[4.14] Kohnen: I was also amazed by the dōjinshi selection in bookstores—as someone who is interested in copyright and remix cultures, it was exciting to see fan-authored texts and traditional publications in the same store. It was also fascinating to see which characters from American media texts like Star Wars or the Marvel Cinematic Universe featured prominently in dōjinshi.

[4.15] Garner: Yes to the Sega Cafe! I went from feeling completely out of my depth to gaining an appreciation for what was normative fan behavior in themed restaurants as a result of this happy accident. I'll remember that for a long, long time. I suppose I'd also say that about Pokémon. I played the games through an emulator in the late '90s/early '00s and enjoyed them and had also watched a lot of the early cartoons. The interest had waned over the years—likely associating it with growing up—but I've retained knowledge of the initial Kanto characters and saw visiting Japan as an opportunity to reengage with this; I'd marked visiting the Pokémon Cafe as a must do and also wanted to adopt my own Pokémon (my favorite has always been Jigglypuff) via visiting a Pokémon Centre (store). The fact that I narrate the latter act in terms that detach it from any sense of commercial underpinning probably says a lot! However, the way I performed my fan identity during the visit to the Pokémon Cafe was completely influenced by what I'd previously seen at the Sega Cafe. I proudly sat with Jigglypuff on the table as my/our mascot (as others were doing with their own), and it enhanced the experience by allowing affect for the franchise to coalesce with the newly acquired merchandise so that the character became a souvenir on many levels and of many events. I should also say that it was great to be travelling with another person who was a massive Pokémon fan as this helped to legitimate my interest and they got me playing Pokémon Go again. I'm still playing now!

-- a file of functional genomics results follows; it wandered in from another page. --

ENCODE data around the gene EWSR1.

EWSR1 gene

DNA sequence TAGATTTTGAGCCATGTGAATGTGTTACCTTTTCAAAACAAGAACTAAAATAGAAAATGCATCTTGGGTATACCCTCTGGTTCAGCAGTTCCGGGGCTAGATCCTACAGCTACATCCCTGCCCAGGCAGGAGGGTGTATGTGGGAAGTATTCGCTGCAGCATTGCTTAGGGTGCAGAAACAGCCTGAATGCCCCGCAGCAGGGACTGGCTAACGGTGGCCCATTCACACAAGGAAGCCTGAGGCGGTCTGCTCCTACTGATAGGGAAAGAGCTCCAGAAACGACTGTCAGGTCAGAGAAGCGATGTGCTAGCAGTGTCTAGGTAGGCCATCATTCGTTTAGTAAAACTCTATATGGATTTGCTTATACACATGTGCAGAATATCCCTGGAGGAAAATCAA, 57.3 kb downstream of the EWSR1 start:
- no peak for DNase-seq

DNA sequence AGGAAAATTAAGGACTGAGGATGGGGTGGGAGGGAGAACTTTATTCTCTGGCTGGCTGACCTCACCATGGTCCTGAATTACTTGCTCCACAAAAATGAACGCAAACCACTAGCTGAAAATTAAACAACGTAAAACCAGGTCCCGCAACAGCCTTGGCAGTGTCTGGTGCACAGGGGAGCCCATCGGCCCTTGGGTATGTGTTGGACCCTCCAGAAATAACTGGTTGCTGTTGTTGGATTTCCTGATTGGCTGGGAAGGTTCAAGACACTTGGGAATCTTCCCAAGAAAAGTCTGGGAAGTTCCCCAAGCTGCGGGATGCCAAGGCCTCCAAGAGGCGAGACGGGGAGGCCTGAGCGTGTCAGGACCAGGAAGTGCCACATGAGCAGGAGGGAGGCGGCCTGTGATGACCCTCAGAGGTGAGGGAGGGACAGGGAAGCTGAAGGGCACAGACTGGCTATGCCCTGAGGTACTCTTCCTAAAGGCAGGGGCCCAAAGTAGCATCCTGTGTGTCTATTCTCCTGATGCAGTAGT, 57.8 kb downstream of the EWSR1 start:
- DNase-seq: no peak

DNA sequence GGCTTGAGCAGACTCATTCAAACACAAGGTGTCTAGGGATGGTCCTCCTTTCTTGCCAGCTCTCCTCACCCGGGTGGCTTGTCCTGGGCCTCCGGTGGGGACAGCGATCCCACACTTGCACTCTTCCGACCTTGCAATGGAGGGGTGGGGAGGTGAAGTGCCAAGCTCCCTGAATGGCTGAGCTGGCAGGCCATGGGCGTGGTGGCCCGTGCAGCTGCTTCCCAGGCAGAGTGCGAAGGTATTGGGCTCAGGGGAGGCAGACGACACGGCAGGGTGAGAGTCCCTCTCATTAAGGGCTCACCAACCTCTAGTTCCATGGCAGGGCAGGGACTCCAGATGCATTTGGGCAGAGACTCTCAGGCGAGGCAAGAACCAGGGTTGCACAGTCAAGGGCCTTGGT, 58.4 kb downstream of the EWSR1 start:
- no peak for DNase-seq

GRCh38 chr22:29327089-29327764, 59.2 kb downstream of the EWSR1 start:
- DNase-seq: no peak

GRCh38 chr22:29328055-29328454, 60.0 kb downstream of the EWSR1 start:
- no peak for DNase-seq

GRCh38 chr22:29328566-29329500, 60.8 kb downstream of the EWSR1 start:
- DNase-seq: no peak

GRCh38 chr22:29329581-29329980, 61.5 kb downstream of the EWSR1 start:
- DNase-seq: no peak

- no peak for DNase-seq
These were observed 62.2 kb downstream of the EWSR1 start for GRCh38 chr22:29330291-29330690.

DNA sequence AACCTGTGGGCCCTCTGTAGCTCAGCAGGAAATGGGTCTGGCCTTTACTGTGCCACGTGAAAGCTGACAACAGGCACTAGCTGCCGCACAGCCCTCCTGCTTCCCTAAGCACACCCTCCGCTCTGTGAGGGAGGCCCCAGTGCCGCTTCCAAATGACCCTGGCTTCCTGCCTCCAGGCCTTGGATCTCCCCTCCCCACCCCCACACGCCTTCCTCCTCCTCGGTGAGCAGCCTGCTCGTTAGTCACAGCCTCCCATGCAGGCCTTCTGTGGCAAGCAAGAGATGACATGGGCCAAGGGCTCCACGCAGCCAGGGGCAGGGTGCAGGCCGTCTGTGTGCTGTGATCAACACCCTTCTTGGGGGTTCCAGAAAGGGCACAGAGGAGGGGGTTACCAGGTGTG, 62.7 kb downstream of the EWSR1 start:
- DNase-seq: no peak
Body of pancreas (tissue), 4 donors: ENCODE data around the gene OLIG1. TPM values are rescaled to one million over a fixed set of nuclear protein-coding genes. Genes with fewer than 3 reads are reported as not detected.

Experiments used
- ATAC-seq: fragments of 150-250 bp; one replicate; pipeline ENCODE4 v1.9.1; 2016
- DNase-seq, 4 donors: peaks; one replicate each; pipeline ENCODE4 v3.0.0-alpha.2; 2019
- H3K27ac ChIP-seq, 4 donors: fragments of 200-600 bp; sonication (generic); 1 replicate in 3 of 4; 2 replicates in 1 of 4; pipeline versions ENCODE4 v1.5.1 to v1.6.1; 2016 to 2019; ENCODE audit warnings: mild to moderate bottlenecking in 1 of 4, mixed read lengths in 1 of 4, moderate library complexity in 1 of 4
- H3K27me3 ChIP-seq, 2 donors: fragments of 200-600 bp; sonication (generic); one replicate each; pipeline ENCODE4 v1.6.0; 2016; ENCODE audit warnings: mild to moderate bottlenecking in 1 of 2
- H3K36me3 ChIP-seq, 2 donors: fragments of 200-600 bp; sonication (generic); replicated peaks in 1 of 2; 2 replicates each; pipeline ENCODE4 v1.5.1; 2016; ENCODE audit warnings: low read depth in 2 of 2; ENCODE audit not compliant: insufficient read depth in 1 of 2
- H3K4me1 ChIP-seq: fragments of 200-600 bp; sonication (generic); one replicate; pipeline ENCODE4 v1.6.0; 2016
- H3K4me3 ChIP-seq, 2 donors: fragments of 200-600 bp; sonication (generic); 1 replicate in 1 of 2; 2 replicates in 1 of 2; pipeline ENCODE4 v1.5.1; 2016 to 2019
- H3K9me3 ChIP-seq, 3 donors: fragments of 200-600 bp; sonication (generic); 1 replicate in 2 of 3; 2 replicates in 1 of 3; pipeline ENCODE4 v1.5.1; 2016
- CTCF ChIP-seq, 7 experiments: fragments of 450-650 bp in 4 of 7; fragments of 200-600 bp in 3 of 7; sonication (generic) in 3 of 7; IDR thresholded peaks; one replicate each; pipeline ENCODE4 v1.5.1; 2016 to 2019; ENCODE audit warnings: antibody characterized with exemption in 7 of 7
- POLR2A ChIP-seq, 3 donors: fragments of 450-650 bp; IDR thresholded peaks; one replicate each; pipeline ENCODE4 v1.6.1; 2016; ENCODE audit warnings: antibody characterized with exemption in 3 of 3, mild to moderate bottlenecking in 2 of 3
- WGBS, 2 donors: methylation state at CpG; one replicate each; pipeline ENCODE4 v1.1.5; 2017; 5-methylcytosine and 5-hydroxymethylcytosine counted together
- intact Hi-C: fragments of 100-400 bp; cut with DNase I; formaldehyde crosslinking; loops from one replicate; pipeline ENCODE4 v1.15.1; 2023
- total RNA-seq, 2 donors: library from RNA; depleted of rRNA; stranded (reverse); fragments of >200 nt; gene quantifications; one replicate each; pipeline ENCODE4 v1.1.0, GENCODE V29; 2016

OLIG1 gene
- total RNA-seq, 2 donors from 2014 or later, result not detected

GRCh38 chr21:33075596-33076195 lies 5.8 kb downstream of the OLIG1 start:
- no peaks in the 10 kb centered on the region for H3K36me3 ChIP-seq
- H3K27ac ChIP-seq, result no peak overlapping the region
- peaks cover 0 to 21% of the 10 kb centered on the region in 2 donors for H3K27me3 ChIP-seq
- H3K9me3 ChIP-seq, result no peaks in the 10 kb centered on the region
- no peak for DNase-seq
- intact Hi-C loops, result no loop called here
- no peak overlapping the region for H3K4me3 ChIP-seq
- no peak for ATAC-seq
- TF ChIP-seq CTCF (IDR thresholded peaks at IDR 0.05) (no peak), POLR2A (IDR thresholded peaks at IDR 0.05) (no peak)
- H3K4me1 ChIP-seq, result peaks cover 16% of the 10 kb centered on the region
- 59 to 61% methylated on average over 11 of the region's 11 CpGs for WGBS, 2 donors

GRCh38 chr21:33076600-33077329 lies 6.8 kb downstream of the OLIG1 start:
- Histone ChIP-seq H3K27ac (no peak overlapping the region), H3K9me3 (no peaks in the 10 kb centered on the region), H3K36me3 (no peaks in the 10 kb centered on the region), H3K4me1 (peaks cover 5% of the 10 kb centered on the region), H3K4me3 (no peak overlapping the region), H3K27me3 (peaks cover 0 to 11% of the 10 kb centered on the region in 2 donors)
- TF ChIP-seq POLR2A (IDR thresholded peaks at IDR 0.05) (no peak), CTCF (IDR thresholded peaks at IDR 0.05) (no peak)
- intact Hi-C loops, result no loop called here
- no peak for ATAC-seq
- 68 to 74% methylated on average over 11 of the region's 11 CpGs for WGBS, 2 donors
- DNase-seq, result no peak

[4.16] Stein: At lunch on the day of the Symposium, one of our fellow presenters, Yukari Fujimoto, who does work on shōjo manga, told me about a temporary exhibit for the manga and anime series Cardcaptor Sakura (1996–2000) at the Mori Arts Center Gallery. Cardcaptor Sakura is one of my very favorite series and was my introduction to the wonderful manga artist group Clamp. I dragged Melanie with me to the exhibit, though she didn't (yet) know Cardcaptor Sakura. As we were standing in line, I had this crazy thought—"they'll have Sakura's costumes!" Of course this made no sense, since Cardcaptor Sakura is an anime and there are no real costumes. Or so I thought. Because as it turned out they absolutely did have the costumes—they were indeed a key part of the exhibit. The clothes were stunningly beautiful, and it was wild and wonderful to see them in material, 3D fabric reality, which prompts all sorts of questions about my investment in and experience of the aesthetics, narratives, and characters of Cardcaptor Sakura. I was also moved by the exhibit's address of the series inclusion of queer romance. The exhibit read "The way Cardcaptor Sakura addresses love is slightly different from the way most girls' comics feature teenage crush-like feelings. As the relationships chart shows, the characters' relations with each other go beyond gender, social class, age, nationality, and ethnicity and are solely based on care for each other." I'd always felt this sentiment as I watched Cardcaptor Sakura, but to see it rendered here as something intentional and collectively shared changed my feelings about and understandings of the show. Not to mention the simple thrill of wandering through the exhibit with others for whom Cardcaptor Sakura was also meaningful and important, if no doubt in different ways than it was for me. (Plus, I got to have my picture taken with a gigantic Kero-chan.)